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Comparison of methacholine and mannitol bronchial provocation tests in workers with occupational asthma

Published:October 24, 2011DOI:https://doi.org/10.1016/j.jaci.2011.09.012
      To the Editor:
      Although a specific substance is identified as the cause for the onset of occupational asthma (OA), the removal of this substance does not induce a remission of the disease in the vast majority of subjects. The assessment of impairment/disability of OA after removal from exposure is currently performed in the province of Quebec by performing spirometry and identifying airflow limitation through airway hyperresponsiveness (AHR) to methacholine, and assessing the need for asthma medication 2 years after the initial diagnosis of OA.
      AHR can be assessed by performing bronchial provocation tests (BPTs) with direct (eg, methacholine) or indirect stimuli (ie, exercise, hypertonic saline, AMP, and mannitol). Methacholine acts directly on smooth muscle receptors to cause contraction and airway narrowing. In contrast, mannitol acts indirectly by causing mast cell release of mediators, which are potent bronchoconstrictor agents that act on sensitive airway smooth muscle to cause contraction and airway narrowing. We sought (1) to compare AHR assessed by using methacholine and mannitol in workers with previously diagnosed OA who had been removed from exposure for 2 years or more and (2) to compare the yield and quality of sputum produced after a mannitol BPT and after inhalation of hypertonic saline after a methacholine challenge.
      We performed a crossover study in workers who had been given a previous diagnosis of OA using specific inhalation challenges between 2000 and 2008 in our center and who were removed from exposure after the diagnosis of OA was made. These subjects were contacted to attend 2 separate visits scheduled 2 to 7 days apart in a random order during which a mannitol BPT and a methacholine BPT were performed. The subjects were asked to inhale increasing doses of dry powder mannitol (Aridol; Pharmaxis Ltd, Frenchs Forest, Australia) from 0 mg (empty capsule) to 160 mg (4 × 40-mg capsules). The test was considered positive if the cumulative dose of mannitol inducing a 15% decrease in FEV1 was 635 mg or less.
      • Anderson S.
      • Brannan J.
      • Spring J.
      • Spalding N.
      • Rodwell L.
      • Chan K.
      • et al.
      A new method for bronchial-provocation testing in asthmatic subjects using a dry powder of mannitol.
      Doubling concentrations of methacholine from 0 (diluent) up to 128 mg/mL were administered. The results were expressed as the PC20 value in noncumulative units.
      • Juniper E.
      • Cockcroft D.
      • Hargreave F.
      Histamine and methacholine inhalation tests.
      Two different cutoffs (4 and 16 mg/mL) were studied for defining a positive methacholine BPT result.
      • Crapo R.O.
      • Casaburi R.
      • Coates A.L.
      • Enright P.L.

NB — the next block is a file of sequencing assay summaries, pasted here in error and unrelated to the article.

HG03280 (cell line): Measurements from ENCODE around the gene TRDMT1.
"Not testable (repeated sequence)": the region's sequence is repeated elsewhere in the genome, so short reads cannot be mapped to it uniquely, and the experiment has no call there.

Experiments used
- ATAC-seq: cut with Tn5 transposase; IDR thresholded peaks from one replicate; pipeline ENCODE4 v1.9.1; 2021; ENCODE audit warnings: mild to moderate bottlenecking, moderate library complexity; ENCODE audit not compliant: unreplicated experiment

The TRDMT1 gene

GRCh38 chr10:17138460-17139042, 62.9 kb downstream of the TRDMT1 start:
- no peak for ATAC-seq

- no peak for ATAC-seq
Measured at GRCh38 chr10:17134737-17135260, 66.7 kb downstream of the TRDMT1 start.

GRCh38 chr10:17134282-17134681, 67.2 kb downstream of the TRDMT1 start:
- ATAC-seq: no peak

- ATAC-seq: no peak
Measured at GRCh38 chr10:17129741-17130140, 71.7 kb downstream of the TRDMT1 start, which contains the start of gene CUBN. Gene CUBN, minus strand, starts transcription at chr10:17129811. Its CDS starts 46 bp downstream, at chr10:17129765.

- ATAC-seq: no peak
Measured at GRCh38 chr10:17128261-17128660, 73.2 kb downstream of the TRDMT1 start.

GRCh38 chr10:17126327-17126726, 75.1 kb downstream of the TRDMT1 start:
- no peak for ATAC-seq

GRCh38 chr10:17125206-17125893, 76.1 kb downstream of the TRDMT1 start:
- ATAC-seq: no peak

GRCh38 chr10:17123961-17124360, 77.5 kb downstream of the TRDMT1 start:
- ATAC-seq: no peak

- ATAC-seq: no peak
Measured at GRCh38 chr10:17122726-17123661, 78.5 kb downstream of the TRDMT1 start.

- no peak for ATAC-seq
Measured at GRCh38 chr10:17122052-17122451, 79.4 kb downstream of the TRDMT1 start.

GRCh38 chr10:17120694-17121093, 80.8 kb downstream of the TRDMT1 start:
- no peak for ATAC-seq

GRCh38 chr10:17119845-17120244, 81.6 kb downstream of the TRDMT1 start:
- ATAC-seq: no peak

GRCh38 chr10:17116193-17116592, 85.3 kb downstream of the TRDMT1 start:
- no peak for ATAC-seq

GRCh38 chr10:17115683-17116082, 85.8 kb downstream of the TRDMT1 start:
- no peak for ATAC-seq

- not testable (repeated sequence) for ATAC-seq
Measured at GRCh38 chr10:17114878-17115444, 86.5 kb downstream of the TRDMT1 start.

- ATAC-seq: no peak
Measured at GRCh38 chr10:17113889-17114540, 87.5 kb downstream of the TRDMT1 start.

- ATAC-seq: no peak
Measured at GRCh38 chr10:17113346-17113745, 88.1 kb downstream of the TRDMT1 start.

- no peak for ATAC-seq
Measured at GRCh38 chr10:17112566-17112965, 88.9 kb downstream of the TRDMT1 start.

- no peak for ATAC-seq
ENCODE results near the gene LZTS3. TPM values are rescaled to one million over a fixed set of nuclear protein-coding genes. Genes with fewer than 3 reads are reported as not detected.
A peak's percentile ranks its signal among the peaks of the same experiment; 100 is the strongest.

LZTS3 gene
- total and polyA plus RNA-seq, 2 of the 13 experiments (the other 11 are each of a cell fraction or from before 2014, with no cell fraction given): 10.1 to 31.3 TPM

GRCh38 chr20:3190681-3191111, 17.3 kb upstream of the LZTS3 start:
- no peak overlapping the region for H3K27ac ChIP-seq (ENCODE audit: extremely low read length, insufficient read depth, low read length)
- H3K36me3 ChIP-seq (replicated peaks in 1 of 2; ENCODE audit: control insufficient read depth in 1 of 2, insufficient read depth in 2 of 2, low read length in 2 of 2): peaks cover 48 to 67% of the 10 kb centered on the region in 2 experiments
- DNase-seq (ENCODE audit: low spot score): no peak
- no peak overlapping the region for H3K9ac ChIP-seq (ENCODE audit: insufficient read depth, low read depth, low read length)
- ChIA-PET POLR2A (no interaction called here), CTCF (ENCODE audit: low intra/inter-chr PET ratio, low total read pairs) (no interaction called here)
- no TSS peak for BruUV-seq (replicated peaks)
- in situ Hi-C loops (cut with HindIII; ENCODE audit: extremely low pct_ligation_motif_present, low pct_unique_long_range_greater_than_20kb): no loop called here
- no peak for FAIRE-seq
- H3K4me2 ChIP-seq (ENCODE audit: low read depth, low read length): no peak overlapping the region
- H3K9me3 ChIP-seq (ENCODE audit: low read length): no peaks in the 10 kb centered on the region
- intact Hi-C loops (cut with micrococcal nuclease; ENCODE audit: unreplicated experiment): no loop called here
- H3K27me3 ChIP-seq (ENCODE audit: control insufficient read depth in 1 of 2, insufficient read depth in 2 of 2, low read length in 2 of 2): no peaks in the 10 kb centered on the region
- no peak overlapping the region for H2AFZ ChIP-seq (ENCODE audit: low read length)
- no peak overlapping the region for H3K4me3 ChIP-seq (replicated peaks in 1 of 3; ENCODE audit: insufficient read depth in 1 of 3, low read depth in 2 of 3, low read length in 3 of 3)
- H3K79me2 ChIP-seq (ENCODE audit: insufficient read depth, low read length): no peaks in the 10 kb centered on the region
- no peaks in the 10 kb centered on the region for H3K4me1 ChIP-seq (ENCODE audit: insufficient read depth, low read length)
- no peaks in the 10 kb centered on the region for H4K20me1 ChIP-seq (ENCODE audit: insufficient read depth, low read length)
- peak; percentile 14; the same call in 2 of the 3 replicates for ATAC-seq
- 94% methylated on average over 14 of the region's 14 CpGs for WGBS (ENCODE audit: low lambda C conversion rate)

• Hankinson J.L.
      • Irvin C.G.
      • et al.
      Guidelines for methacholine and exercise challenge testing-1999. This official statement of the American Thoracic Society was adopted by the ATS Board of Directors, July 1999.
      Asthma control was assessed during each visit by using the validated Asthma Control Questionnaire.
      • Juniper E.F.
      • Bousquet J.
      • Abetz L.
      • Bateman E.D.
      Identifying “well-controlled” and “not well-controlled” asthma using the Asthma Control Questionnaire.
      A sputum sample was obtained after inhalation of increasing concentrations of nebulized hypertonic saline (3%, 4%, and 5%) after the methacholine BPT or during and immediately after the mannitol BPT.
      • Pizzichini E.
      • Pizzichini M.
      • Efthimiadis A.
      • Evans S.
      • Morris M.
      • Squillace D.
      • et al.
      Indices of airway inflammation in induced sputum: reproducibility and validity of cell and fluid-phase measurements.
      The fraction of exhaled nitric oxide was measured with chemiluminescent analyzers (280i Sievers; GE Analytical Instruments, Boulder, Colo) before performing spirometry.
      ATS/ERS recommendations for standardized procedures for the online and offline measurement of exhaled lower respiratory nitric oxide and nasal nitric oxide, 2005.
      The study was approved by the Hôpital du Sacré-Cœur de Montréal research ethics committee. All subjects provided written consent. Health Canada approved the use of dry powder mannitol (Aridol) in Canada for this research project (file no. 145 033).
      We used descriptive statistics to analyze demographic data. A χ2 test was used to compare the number of subjects with AHR based on mannitol or methacholine BPT results.
      The Student t test was used for between-groups comparison, whereas paired analyses were conducted for within-subjects comparison. The mannitol response-dose ratio (RDR)
      • Brannan J.D.
      • Anderson S.D.
      • Perry C.P.
      • Freed-Martens R.
      • Lassig A.R.
      • Charlton B.
      The safety and efficacy of inhaled dry powder mannitol as a bronchial provocation test for airway hyperresponsiveness: a phase 3 comparison study with hypertonic (4.5%) saline.
      and the methacholine dose-response slope (DRS)
      • Burrows B.
      • Sears M.
      • Flannery E.
      • Herbison G.
      • Holdaway M.
      Relationships of bronchial responsiveness assessed by methacholine to serum IgE, lung function, symptoms, and diagnoses in 11-year-old New Zealand children.
      were calculated as previously described. Intraclass correlation coefficients and κ tests were used for assessing the agreement for sputum cell counts obtained after use of hypertonic saline or mannitol. Significance was accepted at a P value of .05 or less (IBM SPSS Statistical Software, version 19.0.0; IBM Corp, Somers, NY).
      Thirty subjects (mean age, 45.8 ± 11.6 years; 23 male subjects) were enrolled and underwent both mannitol and methacholine BPTs. The subjects had been given a diagnosis of OA 6.1 ± 2.2 years previously and had not been exposed to their offending agent (17 high-molecular-weight agents, 10 low-molecular-weight agents, and 3 unidentified agents) since then. Fifty percent of them were never smokers.
      Nine (30%) subjects had a positive mannitol BPT result, whereas 22 (73.3%) subjects had a PC20 value equal to or lower than 16 mg/mL, and 13 (43.3%) subjects had a PC20 value equal to or lower than 4 mg/mL. No subject with a PC20 value of greater than 16 mg/mL had a positive mannitol BPT result.